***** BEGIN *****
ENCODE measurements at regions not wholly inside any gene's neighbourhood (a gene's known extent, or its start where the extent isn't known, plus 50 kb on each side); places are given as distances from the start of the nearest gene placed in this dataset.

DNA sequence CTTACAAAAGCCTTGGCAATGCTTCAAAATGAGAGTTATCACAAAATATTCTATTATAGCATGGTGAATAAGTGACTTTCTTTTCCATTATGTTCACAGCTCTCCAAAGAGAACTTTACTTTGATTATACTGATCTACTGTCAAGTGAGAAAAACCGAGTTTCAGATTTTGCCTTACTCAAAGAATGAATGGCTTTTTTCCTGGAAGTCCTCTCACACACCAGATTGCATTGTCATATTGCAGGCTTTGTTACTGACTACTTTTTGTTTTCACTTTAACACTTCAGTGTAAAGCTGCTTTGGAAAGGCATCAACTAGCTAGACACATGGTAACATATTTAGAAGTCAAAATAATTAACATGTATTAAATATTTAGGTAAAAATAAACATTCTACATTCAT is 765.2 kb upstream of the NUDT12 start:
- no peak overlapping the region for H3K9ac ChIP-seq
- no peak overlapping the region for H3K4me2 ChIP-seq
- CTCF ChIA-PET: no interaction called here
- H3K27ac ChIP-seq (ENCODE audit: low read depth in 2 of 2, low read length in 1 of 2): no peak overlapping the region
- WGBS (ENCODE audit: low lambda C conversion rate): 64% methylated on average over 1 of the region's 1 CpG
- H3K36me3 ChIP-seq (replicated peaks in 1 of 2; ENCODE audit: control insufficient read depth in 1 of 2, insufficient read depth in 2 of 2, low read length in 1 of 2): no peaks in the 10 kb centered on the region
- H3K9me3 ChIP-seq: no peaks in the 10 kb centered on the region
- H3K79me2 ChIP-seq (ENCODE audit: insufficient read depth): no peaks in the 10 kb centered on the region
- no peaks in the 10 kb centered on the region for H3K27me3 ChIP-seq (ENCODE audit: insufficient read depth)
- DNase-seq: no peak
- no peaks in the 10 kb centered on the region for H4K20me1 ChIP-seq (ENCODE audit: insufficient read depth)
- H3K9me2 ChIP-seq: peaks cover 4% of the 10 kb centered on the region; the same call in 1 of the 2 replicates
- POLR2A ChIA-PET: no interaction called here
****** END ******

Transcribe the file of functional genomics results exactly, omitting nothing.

ENCODE measurements at regions not wholly inside any gene's neighbourhood (a gene's known extent, or its start where the extent isn't known, plus 50 kb on each side); places are given as distances from the start of the nearest gene placed in this dataset.

DNA sequence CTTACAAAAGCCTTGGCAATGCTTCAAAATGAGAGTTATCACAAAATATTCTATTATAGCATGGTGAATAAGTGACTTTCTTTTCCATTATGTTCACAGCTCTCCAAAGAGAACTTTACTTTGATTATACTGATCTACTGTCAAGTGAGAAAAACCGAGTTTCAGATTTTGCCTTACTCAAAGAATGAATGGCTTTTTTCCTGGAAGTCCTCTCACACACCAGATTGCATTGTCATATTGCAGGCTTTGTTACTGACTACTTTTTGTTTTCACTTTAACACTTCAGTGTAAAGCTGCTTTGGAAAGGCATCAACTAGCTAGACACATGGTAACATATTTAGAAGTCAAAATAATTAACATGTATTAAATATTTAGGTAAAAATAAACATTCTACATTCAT is 765.2 kb upstream of the NUDT12 start:
- no peak overlapping the region for H3K9ac ChIP-seq
- no peak overlapping the region for H3K4me2 ChIP-seq
- CTCF ChIA-PET: no interaction called here
- H3K27ac ChIP-seq (ENCODE audit: low read depth in 2 of 2, low read length in 1 of 2): no peak overlapping the region
- WGBS (ENCODE audit: low lambda C conversion rate): 64% methylated on average over 1 of the region's 1 CpG
- H3K36me3 ChIP-seq (replicated peaks in 1 of 2; ENCODE audit: control insufficient read depth in 1 of 2, insufficient read depth in 2 of 2, low read length in 1 of 2): no peaks in the 10 kb centered on the region
- H3K9me3 ChIP-seq: no peaks in the 10 kb centered on the region
- H3K79me2 ChIP-seq (ENCODE audit: insufficient read depth): no peaks in the 10 kb centered on the region
- no peaks in the 10 kb centered on the region for H3K27me3 ChIP-seq (ENCODE audit: insufficient read depth)
- DNase-seq: no peak
- no peaks in the 10 kb centered on the region for H4K20me1 ChIP-seq (ENCODE audit: insufficient read depth)
- H3K9me2 ChIP-seq: peaks cover 4% of the 10 kb centered on the region; the same call in 1 of the 2 replicates
- POLR2A ChIA-PET: no interaction called here